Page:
For instance, I've found that in the midst of my efforts to concentrate -- whether in my work or study, in doing a hatha yoga pose or trying to meditate -- I hold my breath. This is an unconscious strategy, not just for controlling my own mind, but for controlling the situation. I'm trying to make everything stop so that I can get a handle on it. Many of us even have the experience that when we see something fall, we gasp or hold our breath, as if that would somehow stop the object from falling! Holding the breath is a way of stopping time, of stopping change. The discomfort and agitation this brings is a lesson that if I am to 'breathe freely', I have to let go and let be -- starting with the breath itself.
Pranayama begins with awareness of the breath. This means witnessing the breath both as it is and as it inherently wants to be, while setting aside any and all efforts to control it. It is being absolutely attentive to all the movements and sensations subtly associated with the breath.
By relaxing and focusing on the inner feeling of the breath, you first become aware of any areas of hardness, tension, or unconsciousness in the body. By your very attention to the fullness of the breath you can bring softness, fluidity and awareness to those regions. In other words, you breathe and let the breath relax you. This becomes the focus of your practice until you feel that the entire body, from the surfaces of the skin to the space within the bones, participates in and responds to the process of the natural breath.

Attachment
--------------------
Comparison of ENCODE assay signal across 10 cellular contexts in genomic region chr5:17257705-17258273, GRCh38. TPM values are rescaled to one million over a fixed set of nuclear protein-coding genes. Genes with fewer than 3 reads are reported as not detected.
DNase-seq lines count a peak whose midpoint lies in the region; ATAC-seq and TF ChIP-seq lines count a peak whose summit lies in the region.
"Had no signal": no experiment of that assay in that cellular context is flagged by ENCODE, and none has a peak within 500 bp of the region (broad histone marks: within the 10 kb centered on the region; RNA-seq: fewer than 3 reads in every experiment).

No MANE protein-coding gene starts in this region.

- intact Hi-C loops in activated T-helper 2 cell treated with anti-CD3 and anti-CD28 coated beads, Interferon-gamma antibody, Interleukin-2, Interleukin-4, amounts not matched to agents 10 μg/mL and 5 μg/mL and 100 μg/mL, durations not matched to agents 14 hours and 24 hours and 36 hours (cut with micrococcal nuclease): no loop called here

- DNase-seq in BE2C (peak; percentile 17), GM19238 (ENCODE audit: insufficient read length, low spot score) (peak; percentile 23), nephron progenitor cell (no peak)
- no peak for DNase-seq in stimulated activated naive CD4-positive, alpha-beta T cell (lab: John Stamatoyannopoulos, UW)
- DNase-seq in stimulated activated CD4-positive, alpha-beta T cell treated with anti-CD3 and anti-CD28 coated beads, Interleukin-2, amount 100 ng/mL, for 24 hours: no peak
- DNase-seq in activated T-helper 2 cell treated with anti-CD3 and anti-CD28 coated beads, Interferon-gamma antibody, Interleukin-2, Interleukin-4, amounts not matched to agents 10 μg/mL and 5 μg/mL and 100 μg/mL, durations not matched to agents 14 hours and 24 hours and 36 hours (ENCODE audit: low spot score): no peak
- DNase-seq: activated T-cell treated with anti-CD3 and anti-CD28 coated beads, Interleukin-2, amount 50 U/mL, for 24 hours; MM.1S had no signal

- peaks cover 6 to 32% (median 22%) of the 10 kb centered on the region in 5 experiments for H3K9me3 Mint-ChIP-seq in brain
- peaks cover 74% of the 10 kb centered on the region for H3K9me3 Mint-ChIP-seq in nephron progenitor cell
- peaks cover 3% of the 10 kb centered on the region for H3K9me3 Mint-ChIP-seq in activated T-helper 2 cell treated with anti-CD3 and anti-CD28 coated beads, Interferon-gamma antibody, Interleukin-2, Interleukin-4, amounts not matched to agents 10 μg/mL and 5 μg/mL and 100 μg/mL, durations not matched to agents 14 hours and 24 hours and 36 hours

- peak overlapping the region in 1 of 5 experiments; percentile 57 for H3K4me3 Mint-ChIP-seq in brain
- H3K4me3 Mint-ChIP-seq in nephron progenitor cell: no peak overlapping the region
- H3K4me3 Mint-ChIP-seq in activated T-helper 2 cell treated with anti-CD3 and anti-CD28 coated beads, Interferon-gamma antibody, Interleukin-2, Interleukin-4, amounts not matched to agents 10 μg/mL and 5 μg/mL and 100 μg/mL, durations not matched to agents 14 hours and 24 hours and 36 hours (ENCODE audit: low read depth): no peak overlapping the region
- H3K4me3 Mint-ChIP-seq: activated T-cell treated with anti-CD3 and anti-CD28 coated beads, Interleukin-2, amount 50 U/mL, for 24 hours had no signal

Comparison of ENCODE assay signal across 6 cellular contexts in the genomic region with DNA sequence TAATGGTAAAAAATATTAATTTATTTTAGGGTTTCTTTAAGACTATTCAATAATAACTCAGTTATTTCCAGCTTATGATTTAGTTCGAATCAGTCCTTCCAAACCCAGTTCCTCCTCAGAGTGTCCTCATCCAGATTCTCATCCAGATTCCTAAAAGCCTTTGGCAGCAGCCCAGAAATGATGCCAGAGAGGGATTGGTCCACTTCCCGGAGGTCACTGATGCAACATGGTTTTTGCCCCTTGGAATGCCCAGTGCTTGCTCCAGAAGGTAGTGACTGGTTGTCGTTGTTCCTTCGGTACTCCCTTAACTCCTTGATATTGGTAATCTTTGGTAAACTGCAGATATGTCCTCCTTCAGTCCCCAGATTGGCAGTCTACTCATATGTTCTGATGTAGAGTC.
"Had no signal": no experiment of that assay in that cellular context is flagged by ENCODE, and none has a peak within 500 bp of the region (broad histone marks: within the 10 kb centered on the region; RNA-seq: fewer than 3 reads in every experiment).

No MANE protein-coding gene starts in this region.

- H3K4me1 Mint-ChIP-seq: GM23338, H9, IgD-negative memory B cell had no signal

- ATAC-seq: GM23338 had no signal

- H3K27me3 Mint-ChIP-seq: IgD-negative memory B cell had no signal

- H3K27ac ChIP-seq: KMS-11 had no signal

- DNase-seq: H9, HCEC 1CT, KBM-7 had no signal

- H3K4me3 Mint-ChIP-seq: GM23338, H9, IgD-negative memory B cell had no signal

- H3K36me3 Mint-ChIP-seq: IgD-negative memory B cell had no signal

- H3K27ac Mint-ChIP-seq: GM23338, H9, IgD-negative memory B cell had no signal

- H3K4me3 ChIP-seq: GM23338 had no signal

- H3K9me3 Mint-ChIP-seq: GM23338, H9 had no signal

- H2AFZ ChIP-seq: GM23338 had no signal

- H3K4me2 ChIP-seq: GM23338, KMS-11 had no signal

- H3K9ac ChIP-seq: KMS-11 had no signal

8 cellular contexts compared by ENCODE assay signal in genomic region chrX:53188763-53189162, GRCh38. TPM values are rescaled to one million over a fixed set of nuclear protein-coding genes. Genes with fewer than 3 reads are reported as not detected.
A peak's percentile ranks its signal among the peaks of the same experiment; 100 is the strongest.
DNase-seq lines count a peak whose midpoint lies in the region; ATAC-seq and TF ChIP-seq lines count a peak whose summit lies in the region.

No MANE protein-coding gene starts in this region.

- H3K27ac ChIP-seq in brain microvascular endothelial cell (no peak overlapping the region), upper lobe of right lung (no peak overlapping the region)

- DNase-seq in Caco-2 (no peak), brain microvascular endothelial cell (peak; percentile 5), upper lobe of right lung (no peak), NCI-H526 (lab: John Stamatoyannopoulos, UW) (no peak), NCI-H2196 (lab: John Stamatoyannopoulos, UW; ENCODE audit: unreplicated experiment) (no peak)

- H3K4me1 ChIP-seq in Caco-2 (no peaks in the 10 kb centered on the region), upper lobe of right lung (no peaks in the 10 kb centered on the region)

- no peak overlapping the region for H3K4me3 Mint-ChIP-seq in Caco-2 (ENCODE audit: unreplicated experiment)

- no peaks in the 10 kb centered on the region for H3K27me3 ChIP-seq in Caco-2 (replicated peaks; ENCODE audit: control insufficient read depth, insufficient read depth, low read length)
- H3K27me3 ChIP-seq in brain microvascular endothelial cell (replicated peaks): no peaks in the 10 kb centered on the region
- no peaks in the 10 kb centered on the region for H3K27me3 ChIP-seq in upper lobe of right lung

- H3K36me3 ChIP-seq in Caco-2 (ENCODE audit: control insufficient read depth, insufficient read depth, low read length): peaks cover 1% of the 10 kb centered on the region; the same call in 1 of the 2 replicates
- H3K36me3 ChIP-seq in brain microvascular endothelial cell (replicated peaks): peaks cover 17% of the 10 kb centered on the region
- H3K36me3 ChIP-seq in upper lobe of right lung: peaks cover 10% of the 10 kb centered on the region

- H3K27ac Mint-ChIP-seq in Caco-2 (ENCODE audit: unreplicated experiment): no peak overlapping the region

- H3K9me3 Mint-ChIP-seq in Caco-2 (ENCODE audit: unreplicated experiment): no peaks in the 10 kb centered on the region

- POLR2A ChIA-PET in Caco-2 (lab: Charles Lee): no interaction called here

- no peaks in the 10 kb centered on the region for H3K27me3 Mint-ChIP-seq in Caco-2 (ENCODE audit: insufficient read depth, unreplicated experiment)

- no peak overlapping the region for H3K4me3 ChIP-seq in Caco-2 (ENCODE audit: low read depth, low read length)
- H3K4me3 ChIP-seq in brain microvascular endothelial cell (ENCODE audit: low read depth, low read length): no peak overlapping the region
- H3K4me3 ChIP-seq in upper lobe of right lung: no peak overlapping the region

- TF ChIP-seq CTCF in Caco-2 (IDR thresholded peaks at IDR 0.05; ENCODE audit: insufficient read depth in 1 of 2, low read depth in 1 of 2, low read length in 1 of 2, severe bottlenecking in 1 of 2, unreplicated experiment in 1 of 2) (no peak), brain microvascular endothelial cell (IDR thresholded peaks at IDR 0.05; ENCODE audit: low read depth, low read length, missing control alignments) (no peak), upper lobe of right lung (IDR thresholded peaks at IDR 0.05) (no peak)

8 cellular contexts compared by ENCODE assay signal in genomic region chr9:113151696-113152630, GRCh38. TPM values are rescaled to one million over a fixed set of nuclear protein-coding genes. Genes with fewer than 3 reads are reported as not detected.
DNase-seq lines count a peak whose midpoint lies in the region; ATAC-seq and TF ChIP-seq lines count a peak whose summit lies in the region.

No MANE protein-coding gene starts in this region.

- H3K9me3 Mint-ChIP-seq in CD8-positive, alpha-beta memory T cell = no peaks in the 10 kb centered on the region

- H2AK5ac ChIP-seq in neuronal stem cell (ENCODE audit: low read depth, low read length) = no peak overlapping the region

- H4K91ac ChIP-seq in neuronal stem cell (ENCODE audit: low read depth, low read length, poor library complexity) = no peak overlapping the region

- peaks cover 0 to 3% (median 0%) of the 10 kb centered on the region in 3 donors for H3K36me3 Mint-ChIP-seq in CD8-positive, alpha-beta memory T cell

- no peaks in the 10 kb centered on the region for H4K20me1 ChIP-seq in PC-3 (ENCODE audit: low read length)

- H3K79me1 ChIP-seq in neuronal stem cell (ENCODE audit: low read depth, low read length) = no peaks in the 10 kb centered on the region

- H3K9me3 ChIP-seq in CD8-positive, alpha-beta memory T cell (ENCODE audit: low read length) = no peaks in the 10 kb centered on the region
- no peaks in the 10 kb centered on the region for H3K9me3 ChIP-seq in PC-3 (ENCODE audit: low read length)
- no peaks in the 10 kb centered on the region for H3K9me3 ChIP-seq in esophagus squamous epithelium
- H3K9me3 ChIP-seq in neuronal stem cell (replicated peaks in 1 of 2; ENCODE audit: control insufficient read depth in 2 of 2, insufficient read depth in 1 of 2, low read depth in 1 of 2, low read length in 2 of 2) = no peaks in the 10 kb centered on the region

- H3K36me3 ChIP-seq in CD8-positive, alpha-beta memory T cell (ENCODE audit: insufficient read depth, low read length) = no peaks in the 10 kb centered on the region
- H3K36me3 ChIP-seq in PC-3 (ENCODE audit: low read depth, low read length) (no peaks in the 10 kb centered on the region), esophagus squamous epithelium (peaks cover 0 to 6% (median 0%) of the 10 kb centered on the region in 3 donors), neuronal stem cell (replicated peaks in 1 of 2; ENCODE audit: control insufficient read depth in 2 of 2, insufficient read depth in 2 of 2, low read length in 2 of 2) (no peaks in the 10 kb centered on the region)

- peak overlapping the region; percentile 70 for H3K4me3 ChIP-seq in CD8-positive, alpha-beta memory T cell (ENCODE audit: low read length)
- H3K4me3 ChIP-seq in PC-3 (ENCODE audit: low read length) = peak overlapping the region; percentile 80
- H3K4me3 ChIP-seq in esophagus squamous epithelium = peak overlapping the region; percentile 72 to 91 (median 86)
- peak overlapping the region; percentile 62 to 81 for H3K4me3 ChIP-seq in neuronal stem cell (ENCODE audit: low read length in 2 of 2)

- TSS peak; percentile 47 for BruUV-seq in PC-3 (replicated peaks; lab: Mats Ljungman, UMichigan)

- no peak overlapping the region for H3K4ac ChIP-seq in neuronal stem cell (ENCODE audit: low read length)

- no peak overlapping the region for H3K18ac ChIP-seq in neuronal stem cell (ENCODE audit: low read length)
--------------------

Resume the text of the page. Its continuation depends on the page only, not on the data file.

Try it and see how this isn't a matter of control; rather, it is a process of focusing our attention that dissolves artificial limitations. This is in itself an exercise of vairagya, since it involves letting go or detaching ourselves from our accustomed ways of doing and of being. Through focus and relaxation, we become passive and receptive to the breath, directing our attention toward its natural and independent movement. We turn our attention inward toward an experience, not of breathing, but of being breathed.
This practice involves being aware of any tendency to hurry or pull at the breath, or to control the breath in ways that suppress its natural movement. We do this by listening to the sound of the breath, keeping it absolutely smooth and even, like the sound of silk being slowly drawn through our fingers -- no faltering, interruption or jerking of the breath. The sound of the breath is our guide; and subtle sensations give us feedback. A feeling of hardness or tension, whether in the eyes, ears, throat or elsewhere, is usually an indication that we’re pushing or pulling at the breath. Other signs of striving can be a feeling of tightness or contraction in the skin, or coarseness in the breath. Recognize that these are the fruits of trying to control the breath and let that go, returning instead to the practice of focus on the softness and fullness of the breath.